For everyone at home this race is about to get interesting as all the boats behind get the wind further north and cut the corner on the leaders. The boats should align north south and it will look like a fairly equal dash for Cape Town. Those that do not keep up with the pace of the front will drop off the back of the system and lose hundreds of miles. It’s our job to make sure that doesn’t happen to us. Don’t expect too much typing from me over the next week.

Ian Walker – skipper

TELEFÓNICA BLUE LEG ONE DAY 26 QFB: received 26.10.08 0655 GMT

‘All is well tonight here on Telefónica Blue. Nice downwind sailing…I hope you are having a nice evening in RHQ.’ These were the words from Sifi (Simon Fisher), our navigator, to let the race headquarters know we are all-right.

We have to report this once a day, but at least the duty officer back in England has something to do as well. As far as I know all the duty officers are girls and they are amazingly friendly, helpful and very often remind us of things. Wouldn’t be my cup of tea, but thanks girls for what you are doing for us!!

Not a lot is happening, we changed several times sails, but the repaired spinnaker is not performing at all, so we decided to keep it in the bag. In the America’s Cup you are allowed to do a so-called chase boat drop. This means you let go all the ropes and the spinnaker falls in the water and get picked up by your chase boat. If we had a chase boat here, the spinnaker would have been long gone, as it is ‘lemon’ and not a lot of use for us.

Some Brazilian will find sooner or later one shoe, as one has fallen in the tide. Iker (Martinez) was missing his shoe for several days, but last night it appeared when we hoisted the repaired spinnaker,…………it was packed inside the spinnaker, so when the sock opened the shoe appeared, it made one bounce on the deck, and decided to jump ship. Talking of shoes, Jono (Jonathan Swain) is getting a bit twitchy to know how far south the route will take us into Cape Town, as he only has brought shoes. If we go very far south the water will be freezing, so cross fingers it doesn’t get too bad for him.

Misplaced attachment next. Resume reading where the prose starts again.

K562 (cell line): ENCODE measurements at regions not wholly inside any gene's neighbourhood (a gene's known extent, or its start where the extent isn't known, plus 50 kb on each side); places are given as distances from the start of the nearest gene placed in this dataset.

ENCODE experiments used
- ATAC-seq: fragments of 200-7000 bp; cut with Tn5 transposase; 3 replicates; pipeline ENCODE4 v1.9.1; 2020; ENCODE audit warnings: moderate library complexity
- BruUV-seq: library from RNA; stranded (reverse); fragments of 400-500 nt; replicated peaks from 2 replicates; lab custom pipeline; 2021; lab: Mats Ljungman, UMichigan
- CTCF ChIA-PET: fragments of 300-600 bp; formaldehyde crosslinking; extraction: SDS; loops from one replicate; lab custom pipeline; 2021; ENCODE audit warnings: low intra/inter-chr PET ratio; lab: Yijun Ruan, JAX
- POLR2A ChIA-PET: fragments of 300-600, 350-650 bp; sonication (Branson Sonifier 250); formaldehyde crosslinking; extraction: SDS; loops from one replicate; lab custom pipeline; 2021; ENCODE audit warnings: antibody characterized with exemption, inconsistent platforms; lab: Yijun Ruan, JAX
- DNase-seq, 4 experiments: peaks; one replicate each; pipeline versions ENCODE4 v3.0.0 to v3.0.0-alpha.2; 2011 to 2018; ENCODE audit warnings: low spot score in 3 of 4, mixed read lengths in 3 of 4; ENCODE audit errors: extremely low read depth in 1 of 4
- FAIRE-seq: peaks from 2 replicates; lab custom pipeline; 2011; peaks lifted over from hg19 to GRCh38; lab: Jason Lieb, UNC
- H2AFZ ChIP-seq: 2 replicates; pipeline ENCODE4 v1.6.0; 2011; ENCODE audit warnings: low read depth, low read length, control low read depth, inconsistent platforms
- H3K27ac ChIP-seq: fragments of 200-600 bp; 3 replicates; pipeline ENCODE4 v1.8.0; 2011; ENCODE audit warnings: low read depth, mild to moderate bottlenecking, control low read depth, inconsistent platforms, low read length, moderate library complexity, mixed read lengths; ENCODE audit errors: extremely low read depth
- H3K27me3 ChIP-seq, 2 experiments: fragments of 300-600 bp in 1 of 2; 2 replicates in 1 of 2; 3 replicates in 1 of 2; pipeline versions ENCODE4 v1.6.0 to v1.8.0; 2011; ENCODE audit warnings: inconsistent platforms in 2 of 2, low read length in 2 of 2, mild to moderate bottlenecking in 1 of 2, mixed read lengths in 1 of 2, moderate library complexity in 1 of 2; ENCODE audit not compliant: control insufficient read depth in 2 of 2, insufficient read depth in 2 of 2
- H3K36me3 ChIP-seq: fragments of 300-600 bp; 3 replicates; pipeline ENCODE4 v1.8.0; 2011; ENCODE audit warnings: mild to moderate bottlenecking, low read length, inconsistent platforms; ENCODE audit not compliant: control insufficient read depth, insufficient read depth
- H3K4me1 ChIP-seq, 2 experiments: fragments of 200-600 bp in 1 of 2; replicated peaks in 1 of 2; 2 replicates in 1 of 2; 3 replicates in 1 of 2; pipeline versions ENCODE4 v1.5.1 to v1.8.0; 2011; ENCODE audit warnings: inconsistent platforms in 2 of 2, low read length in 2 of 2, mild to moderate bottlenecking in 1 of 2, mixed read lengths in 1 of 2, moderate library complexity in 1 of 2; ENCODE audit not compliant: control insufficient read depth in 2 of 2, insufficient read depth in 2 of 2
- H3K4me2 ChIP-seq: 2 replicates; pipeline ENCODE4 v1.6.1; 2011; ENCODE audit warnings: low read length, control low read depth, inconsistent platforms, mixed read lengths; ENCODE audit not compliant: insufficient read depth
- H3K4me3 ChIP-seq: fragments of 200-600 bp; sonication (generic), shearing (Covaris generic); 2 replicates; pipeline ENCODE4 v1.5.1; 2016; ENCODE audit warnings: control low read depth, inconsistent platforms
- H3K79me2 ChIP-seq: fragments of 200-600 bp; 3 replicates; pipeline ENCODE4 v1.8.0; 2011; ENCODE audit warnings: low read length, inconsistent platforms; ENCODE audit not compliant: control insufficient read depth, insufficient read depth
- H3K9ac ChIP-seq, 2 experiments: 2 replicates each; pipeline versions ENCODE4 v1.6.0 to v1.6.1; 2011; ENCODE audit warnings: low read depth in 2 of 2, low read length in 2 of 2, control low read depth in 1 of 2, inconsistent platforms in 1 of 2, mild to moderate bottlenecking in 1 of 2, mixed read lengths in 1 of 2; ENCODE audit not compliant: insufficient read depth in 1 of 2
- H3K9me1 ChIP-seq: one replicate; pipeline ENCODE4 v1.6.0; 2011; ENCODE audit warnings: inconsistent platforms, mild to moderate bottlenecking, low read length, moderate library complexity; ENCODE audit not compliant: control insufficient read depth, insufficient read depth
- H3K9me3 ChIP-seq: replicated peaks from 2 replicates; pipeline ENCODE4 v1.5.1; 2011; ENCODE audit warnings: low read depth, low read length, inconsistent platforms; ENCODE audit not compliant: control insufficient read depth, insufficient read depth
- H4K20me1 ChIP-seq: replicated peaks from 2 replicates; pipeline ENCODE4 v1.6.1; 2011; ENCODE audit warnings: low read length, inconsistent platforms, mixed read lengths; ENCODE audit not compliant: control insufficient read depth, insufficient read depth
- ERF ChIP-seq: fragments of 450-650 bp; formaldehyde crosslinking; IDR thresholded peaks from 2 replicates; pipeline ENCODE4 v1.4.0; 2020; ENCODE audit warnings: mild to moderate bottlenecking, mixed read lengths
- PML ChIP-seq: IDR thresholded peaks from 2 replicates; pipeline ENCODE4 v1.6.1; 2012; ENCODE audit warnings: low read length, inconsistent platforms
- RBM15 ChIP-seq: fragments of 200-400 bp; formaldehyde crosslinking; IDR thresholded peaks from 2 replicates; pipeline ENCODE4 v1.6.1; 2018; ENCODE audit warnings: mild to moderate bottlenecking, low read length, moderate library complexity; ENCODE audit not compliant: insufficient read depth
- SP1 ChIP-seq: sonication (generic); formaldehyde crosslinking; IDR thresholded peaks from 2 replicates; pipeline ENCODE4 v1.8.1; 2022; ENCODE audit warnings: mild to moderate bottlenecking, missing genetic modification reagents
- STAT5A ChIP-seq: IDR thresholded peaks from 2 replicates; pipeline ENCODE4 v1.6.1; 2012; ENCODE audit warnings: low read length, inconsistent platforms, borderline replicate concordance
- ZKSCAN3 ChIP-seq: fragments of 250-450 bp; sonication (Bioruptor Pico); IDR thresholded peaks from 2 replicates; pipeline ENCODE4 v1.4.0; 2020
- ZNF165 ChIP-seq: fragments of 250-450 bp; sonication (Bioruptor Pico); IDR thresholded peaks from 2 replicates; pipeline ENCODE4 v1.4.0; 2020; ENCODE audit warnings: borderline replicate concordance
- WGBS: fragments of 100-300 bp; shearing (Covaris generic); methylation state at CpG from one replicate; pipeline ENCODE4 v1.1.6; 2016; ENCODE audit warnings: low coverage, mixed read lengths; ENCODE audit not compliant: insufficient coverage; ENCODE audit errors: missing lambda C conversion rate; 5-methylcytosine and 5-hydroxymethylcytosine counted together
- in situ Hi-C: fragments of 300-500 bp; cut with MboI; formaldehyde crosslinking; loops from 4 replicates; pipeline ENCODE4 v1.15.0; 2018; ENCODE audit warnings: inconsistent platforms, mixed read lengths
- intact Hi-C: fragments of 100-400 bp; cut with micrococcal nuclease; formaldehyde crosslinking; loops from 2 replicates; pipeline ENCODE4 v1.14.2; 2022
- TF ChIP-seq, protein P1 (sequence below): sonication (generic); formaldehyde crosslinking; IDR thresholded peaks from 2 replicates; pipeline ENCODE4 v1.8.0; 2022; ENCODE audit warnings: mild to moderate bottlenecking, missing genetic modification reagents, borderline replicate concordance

Bouwe Bekking – skipper

Kenny Read – PUMA

Every once and a while you have extraordinary days. They can be good or bad. So from time to time when a particular day stands out I will document it for you all. Kind of shows how basic our lives really are out here. Nothing to do with the racing, just life as we know it on ‘The Monster’. Here goes:

1- Woke up and actually brushed my teeth and washed my face. Amazing

2- Just before sunrise I had a live radio interview with a ‘shock jock’ in
Cape Town and the guy asked why we were all sailing down the South American coast and if we actually knew where Cape Town was? He had a great point, and I didn’t even try to answer it. He promised me a cold beer when we arrived.

3- I went to the bathroom without having to grip on to the walls and hope that I didn’t get tossed off the toilet while flying off of a wave.

4- Went on deck for extended periods without a dry top on. Rubber neck and wrist seals become a little clammy in this heat. Very refreshing.

5- Changed my underwear. Need I say more?

6- Shaved. Unreal experience especially in the heat.

7- Today was my day for clean up duty. Scrubbed the head, galley, leeward side of the boat and bailed every drop out of each section. Felt really good about the job I did. Hopefully my wife isn’t reading this as her immediate thought will be ‘why doesn’t the dumb ass do that at home?’.

8- Had a Kit Kat bar to celebrate my ‘Great Day’. Can’t begin to describe how good it tasted.

Kenny Read – skipper